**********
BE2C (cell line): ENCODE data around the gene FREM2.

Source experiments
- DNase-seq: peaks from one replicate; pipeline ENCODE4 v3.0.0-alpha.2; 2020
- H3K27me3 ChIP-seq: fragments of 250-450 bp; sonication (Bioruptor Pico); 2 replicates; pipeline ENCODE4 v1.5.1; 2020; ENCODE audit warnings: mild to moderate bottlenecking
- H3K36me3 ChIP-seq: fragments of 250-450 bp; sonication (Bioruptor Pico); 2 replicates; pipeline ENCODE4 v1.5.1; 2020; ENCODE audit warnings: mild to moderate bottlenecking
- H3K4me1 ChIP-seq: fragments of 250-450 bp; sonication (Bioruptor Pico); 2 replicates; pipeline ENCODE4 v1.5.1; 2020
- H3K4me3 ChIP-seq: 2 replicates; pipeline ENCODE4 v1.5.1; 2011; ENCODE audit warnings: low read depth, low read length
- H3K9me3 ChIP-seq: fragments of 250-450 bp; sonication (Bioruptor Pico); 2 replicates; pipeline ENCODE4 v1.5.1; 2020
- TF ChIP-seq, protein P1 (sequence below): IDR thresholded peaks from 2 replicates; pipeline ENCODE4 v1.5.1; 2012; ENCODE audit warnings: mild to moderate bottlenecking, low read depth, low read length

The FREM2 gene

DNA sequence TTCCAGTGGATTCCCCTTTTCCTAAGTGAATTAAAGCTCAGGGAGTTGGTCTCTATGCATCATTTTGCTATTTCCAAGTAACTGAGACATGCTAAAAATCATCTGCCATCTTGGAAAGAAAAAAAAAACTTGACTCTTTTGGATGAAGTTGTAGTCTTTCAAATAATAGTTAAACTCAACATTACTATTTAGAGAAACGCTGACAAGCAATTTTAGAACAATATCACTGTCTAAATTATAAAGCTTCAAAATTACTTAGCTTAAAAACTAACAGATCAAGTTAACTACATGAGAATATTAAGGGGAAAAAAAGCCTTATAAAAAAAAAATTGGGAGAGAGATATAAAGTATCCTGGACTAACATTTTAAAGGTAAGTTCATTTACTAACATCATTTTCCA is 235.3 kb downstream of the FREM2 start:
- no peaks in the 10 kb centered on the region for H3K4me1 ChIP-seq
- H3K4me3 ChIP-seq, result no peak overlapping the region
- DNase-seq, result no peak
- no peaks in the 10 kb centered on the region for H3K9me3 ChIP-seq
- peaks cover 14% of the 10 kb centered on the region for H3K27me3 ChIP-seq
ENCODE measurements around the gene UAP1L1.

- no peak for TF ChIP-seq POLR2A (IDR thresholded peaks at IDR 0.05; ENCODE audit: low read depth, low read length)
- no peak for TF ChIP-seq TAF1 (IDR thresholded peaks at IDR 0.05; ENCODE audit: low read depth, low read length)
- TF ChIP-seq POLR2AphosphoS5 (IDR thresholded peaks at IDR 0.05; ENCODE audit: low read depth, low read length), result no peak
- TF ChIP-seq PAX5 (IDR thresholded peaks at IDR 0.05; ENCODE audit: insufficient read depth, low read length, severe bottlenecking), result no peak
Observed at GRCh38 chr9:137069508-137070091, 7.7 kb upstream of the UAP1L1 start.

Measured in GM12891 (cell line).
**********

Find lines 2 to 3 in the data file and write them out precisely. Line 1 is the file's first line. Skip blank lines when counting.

Source experiments
- DNase-seq: peaks from one replicate; pipeline ENCODE4 v3.0.0-alpha.2; 2020